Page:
Wednesday, July 16, 2014

The End of Illyria: Synthesizing Wednesday-Friday of Week 2

As we approached the end of Twelfth Night, it was apparent that doing one post a day was going to become tedious for me as the writer and, more importantly, more so for you as the reader. The design of the lectures and activities began to take a more synthetic shape: ideas and activities blending together in a more coherent whole.

Wednesday began with a lecture from one of our scholars on the idea of perspective in Twelfth Night. Using visual art as a point of access, and relating to the idea of practice as a trick, we dove into the text using a mathematical approach similar to that mentioned in a previous entry of this experience. Looking at all of the words related to perspective in Twelfth Night, we noticed that few of the references on their own were significant, but that the word vision itself does not appear in the text of the play. People can see, but they have no vision beyond what is apparent on the surface; thus does Viola masquerade as a man and others practice self-deception about what they want and what they can have. The characters must lack vision because unless they are complicit in the doubling present throughout the play, the poor disguises cannot work. Think about how "womanly" Orsino says Viola's voice is; she is no Frank Caliendo.

The doubling becomes part and parcel of an identity constructed in the liminal space of Illyria. Viola, acknowledging her own doubleness, says that she is a "poor monster" trapped between her womanly love for Orsino and Olivia's love for the young man Cesario. This fluid construction of gender created a porous border between sexes that was by turns humorous and discomforting (news flash: this is not the first generation to be uncomfortable with homosexuality). The mention of monster draws a parallel between The Tempest, the play that features the word monster the most, specifically between Caliban and Viola. In the end, acknowledging her two halves, one as man and the other as woman, Viola is caught in an inbetween world that is fraught with social danger; luckily, Sebastian arrives just in time to prevent the liminality of the moment from resolving in Viola's mortal end. After all, she couldn't very well be Cesario for the rest of her life with the demands being made of her.

After this discussion, we had a seminar and an interesting talk from Holly Doogan about the smells of Elizabethan England. Specifically, we discussed pomanders and their cultural connection with the plague, a topic I would encourage you to investigate further. Apparently, perfumes also existed in a liminal, inbetween space. Because perfumes were used to improve smell and to protect against the plague, they were both pestilence and prophylactic, a monstrous construct of scent. The olfactory imagery in Twelfth Night is mostly connected with Olivia's body, leading to interesting observations about Olivia and her scent.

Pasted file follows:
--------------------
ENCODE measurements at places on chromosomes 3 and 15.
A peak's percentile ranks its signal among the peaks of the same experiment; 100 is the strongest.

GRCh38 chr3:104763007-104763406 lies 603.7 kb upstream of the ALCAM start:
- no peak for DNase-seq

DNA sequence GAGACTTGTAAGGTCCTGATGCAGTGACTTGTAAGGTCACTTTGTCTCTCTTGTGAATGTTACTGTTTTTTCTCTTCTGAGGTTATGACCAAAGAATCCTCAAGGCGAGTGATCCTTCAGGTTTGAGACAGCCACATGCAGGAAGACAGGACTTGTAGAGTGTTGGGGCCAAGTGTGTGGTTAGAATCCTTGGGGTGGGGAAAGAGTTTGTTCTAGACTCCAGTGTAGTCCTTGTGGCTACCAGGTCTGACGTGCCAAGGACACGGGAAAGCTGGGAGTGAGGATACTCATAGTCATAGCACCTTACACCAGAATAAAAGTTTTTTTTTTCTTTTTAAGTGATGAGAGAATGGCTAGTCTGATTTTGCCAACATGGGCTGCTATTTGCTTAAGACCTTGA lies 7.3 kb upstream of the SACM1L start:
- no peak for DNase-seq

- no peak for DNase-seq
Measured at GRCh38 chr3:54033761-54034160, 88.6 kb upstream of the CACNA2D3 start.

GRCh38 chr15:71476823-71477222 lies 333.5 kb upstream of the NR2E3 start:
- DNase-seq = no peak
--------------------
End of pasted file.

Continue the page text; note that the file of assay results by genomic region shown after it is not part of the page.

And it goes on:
The week ended, through lectures on both Thursday and Friday, focusing on the inbetween nature of the ending: the marriages that don't quite happen but will happen soon and the sadness of Feste's song. The liminality is spread thick, a veritable Nutella of uncertainty on the crispy toast of the play. The sweetness comes from the weddings that, though sudden, are the conventional outcomes for this play; the nuttiness is how much of it doesn't seem to resolve. When the play ends, Viola is still Cesario and Orsino cannot bring himself to call her Viola, Malvolio has stormed off somewhere doing who knows what, Andrew has been cast out to his destitution (yep, Toby spent it all), Toby and Mariah are married, Sebastian and Olivia are married, and nothing is resolved. Then, the damn clown starts singing. A sad song. To close the comedy. We are left where Viola's journey started: a vast and empty shore that is foreign to our eyes and understanding.

But, we are English teachers. We are nothing if not comfortable with unresolved, ambiguous stories. The gift we are giving our students is the ability to cope with these ambiguities. Daily, students wander our halls dealing with questions of sexual and gender identity, of personal identity, of love and desire, and of how their lives may progress when they step beyond the protection of our walls and onto the vast shores of their lives. The play becomes the liminal space wherein these ambiguous problems can be addressed, discussed, and played with in a way that avoids personalizing these issues (that is making them personal in a way that ends up setting a student up for ridicule and alienation).

As one of our visiting scholars pointed out, Twelfth Night is the end of the holiday season. Now are we turned out to the world to return to the daily rain that pours on until we can no longer focus on that bright future toward which we stumble with the best intentions. When we study this play, we give students surer footing in that all important journey to what we desire, or what we will.

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